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  • Apr 25, 2014
  • Updated: 4:21pm
CommentInsight & Opinion

Outside Hong Kong's malls, its hills beckon

Amy Wu says sophisticates who love Hong Kong for its city pleasures may just as easily delight in its accessible outdoors. How special is that?

PUBLISHED : Friday, 10 May, 2013, 12:00am
UPDATED : Friday, 10 May, 2013, 4:42am

I stood on the top of the Lion Rock hill speechless. Here was another Hong Kong, a side of the city I had never before seen in my six years here. About 1,700 feet above sea level was an eagle's view of the residential complexes sandwiched between Kowloon Tong and Tai Wai.

I was surrounded by a landscape of bamboo and palm trees, a monkey on my left and a beautifully intricate spider's web on my right. The excursion was a reminder to me of how easy it is to live in a city, and not really appreciate its uniqueness unless one steps outside the box.

I am almost embarrassed to admit that my time in Hong Kong has often been defined by dim sum and shopping malls, and most of that within the confines of my own neighbourhood. I became caught up in the hustle and bustle of daily life, not really seeing or appreciating the uniqueness of the city.

When friends visited I would take them - once again - to the obvious places: The Peak, for a Star Ferry ride, on a tram, to Stanley and Ocean Park.

Hong Kong is indeed not everyone's cup of tea, especially for non-urbanites. Even people who love this city can easily find things to dislike - the air quality, dense crowds, the stifling heat and humidity in summer, and, in recent years, the complexities, frustrations and anxieties related to Hong Kong's identity as a special administrative region.

But with all the recent news of the bombings in the US, and the threat of lethal viruses such as the H7N9 from across the border, Hong Kong remains a relatively safe haven.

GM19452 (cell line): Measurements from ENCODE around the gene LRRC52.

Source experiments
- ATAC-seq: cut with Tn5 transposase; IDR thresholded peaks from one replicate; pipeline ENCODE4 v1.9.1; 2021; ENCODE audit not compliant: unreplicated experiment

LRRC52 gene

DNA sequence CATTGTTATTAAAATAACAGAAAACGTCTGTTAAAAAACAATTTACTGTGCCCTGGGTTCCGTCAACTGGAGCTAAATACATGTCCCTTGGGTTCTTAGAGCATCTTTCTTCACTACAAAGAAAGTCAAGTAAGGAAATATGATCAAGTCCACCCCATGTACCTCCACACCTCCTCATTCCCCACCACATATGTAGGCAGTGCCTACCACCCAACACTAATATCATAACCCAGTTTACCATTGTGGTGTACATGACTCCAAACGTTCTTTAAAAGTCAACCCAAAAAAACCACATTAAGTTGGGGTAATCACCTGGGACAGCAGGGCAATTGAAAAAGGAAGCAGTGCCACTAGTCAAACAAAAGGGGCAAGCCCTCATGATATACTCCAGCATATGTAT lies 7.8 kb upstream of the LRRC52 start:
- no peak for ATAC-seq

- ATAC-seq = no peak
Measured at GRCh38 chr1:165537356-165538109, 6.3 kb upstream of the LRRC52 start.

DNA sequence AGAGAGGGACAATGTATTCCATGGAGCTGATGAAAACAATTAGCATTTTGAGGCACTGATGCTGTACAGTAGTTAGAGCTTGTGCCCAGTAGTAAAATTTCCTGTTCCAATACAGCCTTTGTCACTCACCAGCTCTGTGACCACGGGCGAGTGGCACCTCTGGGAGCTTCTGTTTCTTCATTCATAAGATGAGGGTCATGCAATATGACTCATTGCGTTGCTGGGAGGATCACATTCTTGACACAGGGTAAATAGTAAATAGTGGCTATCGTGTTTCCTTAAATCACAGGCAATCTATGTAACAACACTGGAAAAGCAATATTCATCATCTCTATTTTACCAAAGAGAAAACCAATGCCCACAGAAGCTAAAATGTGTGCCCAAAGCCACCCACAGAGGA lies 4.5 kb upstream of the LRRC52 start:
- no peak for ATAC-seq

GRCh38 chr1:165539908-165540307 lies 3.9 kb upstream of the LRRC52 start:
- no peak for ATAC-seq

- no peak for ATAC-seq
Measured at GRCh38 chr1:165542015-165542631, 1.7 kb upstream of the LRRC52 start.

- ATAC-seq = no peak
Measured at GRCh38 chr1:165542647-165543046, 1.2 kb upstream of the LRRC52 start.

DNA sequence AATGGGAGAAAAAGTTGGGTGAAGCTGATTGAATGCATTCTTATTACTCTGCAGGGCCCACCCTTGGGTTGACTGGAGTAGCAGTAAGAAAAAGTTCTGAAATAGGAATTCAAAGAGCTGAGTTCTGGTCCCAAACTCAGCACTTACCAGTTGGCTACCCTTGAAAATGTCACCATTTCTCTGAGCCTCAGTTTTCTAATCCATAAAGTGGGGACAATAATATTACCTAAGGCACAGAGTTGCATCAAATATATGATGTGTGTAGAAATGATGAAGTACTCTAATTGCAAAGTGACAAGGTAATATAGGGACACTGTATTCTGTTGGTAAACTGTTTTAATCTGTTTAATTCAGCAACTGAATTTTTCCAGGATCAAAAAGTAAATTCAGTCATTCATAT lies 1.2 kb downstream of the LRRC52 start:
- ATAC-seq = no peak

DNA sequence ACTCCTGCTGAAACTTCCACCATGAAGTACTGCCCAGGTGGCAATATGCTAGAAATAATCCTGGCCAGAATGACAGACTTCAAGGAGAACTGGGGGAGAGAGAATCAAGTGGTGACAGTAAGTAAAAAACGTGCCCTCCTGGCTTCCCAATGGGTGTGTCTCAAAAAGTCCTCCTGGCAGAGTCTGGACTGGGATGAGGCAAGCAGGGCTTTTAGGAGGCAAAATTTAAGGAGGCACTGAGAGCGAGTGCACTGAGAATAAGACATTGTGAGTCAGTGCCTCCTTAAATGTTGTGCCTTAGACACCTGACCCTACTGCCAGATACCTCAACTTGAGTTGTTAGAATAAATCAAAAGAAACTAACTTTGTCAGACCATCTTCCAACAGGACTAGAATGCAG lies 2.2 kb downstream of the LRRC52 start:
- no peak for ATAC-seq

A month before I head back to the US to pursue further studies, I found myself drawing up a "Top 10 Reasons Why I Love Hong Kong" list, starting with the excellent and cheap public transport, the relatively inexpensive taxis, the cleanliness, the low taxes and the food. And as my grandmother always says, it is hard to get too depressed in Hong Kong as there is always a ready view of neighbours' apartments or the skyline.

According to the Economist Intelligence Unit, Hong Kong is the 10th best place for a baby to be born in, in 2013. The US is a paltry 16th. Geography, crime and the public health system were factors in the ranking; Hong Kong and Singapore were the only Asian cities in the top 10.

As exciting as the mainland can be, with its fast-growing cities and money-making potential, I always felt that I could finally exhale whenever I crossed the border back to Hong Kong. In the grand scheme, there aren't too many world cities that offer safety with a blend of spark, spunk and messiness. Tokyo and Singapore are just too squeaky clean.

So maybe Hong Kong could sell itself on being a safe haven? It would certainly be a strong selling point for a world-class city, and within the Asia-Pacific region.

As I stole one more glance at the view from the top of the Lion Rock hill, I told my friend that I wished I had found it sooner. I took one last photo of the landscape of sea, sky and the sliver of the old airport, and found myself wondering what other hidden treasures were out there. Hong Kong has so many faces and facets that for me, it felt like a lost opportunity.

Amy Wu is an American-born Chinese writer and commentator now living in Hong Kong

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